7 Billion: Development in a New World


Work­shops pro­vide a more inter­ac­tive, hands-on space for par­tic­i­pants to learn how to use new and rel­e­vant devel­op­ment tools and strategies.

Work­shop #1: The Atlas of Eco­nomic Com­plex­ity: Map­ping Paths to Prosperity
“A country’s com­pet­i­tive­ness is dri­ven by the amount of pro­duc­tive knowl­edge that its peo­ple and orga­ni­za­tions hold, and it is expressed in the vari­ety and com­plex­ity of the prod­ucts it is able to suc­cess­fully export. Pro­duc­tive knowl­edge does a remark­able job at explain­ing why coun­tries are rich or poor and why some catch up and oth­ers do not.” Ricardo Haus­mann, report co-author, Pro­fes­sor of the Prac­tice of Eco­nomic Devel­op­ment, and Direc­tor of the Cen­ter for Inter­na­tional Development

The Atlas of Eco­nomic Com­plex­ity: Map­ping Paths to Pros­per­ity attempts to mea­sure the amount of pro­duc­tive knowl­edge that each coun­try holds. This mea­sure of pro­duc­tive knowl­edge can account for the enor­mous income dif­fer­ences between the nations of the world and has the capac­ity to pre­dict the rate at which coun­tries will grow. A cen­tral con­tri­bu­tion of this Atlas is the cre­ation of a map that cap­tures the sim­i­lar­ity of prod­ucts in terms of their knowl­edge require­ments. This map pro­vides paths through which pro­duc­tive knowl­edge is more eas­ily accu­mu­lated. We call this map the Prod­uct Space and use it to locate each coun­try, illus­trat­ing their cur­rent pro­duc­tive capa­bil­i­ties and the prod­ucts that lie nearby.

Work­shop par­tic­i­pants will rep­re­sent China, Colom­bia, Mex­ico, Pak­istan, South Africa, or India. With the help of Atlas co-authors and the CID team, par­tic­i­pants will use the Prod­uct Space, and col­lab­o­rate with team mem­bers to deter­mine which indus­tries will likely suc­ceed, which need fur­ther diver­si­fi­ca­tion, and the capa­bil­i­ties of the coun­try. The inter­ac­tive tools will allow par­tic­i­pants to deter­mine devel­op­ment growth for a coun­try and present their find­ings to the group at the con­clu­sion of the exercise.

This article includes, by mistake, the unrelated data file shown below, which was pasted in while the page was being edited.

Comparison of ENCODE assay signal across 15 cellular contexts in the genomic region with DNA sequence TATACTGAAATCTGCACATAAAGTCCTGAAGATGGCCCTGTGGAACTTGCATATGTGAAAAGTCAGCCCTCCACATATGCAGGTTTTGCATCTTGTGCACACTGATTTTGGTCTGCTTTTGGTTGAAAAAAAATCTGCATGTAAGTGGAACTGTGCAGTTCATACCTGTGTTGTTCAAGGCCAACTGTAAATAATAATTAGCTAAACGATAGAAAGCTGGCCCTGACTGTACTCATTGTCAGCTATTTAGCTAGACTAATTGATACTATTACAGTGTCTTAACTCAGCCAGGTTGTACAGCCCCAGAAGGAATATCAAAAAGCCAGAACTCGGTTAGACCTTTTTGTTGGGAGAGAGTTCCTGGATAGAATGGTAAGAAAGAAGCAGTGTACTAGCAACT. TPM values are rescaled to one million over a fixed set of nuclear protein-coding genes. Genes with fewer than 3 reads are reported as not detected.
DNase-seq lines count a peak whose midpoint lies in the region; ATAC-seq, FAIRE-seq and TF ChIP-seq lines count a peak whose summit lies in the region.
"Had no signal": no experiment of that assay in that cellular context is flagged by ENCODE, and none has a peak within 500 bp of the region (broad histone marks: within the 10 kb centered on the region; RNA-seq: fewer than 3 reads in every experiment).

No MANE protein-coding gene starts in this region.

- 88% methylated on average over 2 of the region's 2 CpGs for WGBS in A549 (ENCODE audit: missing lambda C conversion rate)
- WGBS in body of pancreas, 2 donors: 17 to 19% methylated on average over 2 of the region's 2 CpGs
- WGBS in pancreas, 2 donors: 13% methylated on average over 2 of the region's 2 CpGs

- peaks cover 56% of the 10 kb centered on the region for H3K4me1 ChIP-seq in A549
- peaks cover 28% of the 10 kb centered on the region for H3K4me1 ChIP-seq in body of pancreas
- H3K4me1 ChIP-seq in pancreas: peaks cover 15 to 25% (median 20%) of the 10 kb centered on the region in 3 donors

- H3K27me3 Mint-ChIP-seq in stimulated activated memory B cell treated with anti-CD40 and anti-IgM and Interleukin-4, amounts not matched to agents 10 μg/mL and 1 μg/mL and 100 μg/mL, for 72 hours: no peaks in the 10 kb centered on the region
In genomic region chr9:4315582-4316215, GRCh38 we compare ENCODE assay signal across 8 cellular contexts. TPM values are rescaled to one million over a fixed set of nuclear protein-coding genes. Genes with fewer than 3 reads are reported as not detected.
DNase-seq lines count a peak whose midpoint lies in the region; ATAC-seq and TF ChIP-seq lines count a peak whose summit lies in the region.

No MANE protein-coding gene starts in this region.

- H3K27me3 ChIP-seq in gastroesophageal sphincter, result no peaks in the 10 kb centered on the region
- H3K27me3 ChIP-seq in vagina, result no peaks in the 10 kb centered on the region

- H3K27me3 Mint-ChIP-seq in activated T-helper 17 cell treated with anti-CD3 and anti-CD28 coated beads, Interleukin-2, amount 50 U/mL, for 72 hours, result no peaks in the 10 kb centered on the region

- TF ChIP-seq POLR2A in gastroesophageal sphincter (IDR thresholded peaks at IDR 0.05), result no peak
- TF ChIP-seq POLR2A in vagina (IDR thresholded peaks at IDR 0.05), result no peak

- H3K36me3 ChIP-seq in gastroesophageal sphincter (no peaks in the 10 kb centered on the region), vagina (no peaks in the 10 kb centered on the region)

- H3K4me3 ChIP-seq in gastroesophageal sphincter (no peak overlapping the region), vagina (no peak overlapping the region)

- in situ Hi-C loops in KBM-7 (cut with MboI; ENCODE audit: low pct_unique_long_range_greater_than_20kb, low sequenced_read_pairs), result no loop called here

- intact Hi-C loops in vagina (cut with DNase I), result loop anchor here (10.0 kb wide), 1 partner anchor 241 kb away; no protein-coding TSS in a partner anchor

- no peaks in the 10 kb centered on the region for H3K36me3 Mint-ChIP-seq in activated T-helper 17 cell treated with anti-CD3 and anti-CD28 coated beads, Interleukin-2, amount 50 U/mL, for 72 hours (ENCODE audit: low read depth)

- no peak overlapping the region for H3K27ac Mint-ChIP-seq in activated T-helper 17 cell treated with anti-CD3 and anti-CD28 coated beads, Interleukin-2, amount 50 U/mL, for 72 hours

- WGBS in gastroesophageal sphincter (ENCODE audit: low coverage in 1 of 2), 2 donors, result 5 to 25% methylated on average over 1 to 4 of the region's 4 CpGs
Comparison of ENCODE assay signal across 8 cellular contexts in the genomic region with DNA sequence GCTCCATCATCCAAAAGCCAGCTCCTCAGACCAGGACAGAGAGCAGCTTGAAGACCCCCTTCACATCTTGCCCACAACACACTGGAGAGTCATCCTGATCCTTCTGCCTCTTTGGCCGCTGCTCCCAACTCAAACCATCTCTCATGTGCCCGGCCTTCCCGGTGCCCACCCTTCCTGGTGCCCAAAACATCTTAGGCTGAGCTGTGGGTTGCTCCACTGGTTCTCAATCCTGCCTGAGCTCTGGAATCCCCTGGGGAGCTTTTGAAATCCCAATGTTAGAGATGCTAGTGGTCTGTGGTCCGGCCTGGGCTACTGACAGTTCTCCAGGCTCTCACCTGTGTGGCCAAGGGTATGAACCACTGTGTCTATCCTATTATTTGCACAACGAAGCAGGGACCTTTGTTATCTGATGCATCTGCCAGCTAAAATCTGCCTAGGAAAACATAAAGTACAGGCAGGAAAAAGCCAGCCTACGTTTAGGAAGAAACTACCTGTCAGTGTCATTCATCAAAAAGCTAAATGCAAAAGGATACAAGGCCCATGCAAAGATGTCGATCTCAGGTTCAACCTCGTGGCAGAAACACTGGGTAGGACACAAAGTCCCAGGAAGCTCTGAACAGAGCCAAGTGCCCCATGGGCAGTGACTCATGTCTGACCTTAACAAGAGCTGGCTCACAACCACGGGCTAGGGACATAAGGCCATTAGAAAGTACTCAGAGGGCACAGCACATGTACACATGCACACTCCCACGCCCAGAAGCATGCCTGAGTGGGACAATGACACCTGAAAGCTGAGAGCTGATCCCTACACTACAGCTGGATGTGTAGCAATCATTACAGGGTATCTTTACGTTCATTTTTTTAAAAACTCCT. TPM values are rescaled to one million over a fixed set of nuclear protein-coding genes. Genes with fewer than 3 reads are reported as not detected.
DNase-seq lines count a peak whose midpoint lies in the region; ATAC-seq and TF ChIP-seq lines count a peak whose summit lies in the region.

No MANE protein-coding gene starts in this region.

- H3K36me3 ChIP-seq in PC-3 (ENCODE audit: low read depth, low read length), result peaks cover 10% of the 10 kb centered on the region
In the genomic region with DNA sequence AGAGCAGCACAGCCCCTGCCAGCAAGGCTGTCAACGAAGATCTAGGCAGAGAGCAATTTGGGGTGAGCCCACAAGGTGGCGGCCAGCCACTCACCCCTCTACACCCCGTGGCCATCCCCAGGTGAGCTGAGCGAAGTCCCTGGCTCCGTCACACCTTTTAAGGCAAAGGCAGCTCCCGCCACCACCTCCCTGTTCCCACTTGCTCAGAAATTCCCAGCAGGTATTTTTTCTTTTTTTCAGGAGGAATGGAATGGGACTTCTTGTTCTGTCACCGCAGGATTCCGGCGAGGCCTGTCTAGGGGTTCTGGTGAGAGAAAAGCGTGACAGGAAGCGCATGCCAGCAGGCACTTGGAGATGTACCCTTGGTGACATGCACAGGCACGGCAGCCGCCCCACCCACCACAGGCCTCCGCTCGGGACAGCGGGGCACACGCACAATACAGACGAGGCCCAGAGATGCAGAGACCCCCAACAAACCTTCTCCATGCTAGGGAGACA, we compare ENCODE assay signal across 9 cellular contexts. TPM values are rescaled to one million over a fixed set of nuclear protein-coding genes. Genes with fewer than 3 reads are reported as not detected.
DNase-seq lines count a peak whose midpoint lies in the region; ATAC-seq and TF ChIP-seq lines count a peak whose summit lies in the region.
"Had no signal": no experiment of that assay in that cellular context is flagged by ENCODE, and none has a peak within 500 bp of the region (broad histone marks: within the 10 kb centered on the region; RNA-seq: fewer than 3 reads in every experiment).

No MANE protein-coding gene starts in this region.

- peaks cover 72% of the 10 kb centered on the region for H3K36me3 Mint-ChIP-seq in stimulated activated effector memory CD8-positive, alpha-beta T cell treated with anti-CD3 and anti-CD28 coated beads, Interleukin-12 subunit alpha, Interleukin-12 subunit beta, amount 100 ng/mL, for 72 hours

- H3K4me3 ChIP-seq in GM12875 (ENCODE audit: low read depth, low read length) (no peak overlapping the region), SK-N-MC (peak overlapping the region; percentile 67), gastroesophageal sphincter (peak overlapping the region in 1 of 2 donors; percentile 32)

In the news:

The Econ­o­mist: Com­plex­ity mat­ters
CNN: African growth? It’s complicated

Muhammed A. Yildirim | Moderator

Muhammed A. Yildirim is the Santo Domingo Growth Lab post-Doctoral Fel­low at Harvard’s Cen­ter for Inter­na­tional Devel­op­ment. Orig­i­nally from Diyarbakir, Turkey, he earned a B.S. degree in Physics and Elec­tri­cal Engi­neer­ing from the Cal­i­for­nia Insti­tute of Tech­nol­ogy in 2002 and a Ph.D. degree in Applied Physics from Har­vard Uni­ver­sity in 2009. Dr. Yildirim cur­rently works on deci­pher­ing the capa­bil­i­ties for eco­nomic growth of the coun­tries based on their pro­duc­tion struc­ture. Dr. Yildirim’s broad research inter­ests have revolved around using tools and con­cepts from com­plex­ity, net­work sci­ence and evo­lu­tion to under­stand com­plex sys­tems in a wide vari­ety of fields includ­ing eco­nomic devel­op­ment, sys­tems biol­ogy, and the phar­ma­ceu­ti­cal indus­try. Yildirim’s research has been pub­lished jour­nals such as Sci­ence, Nature Biotech­nol­ogy, and Cell and has been cited extensively.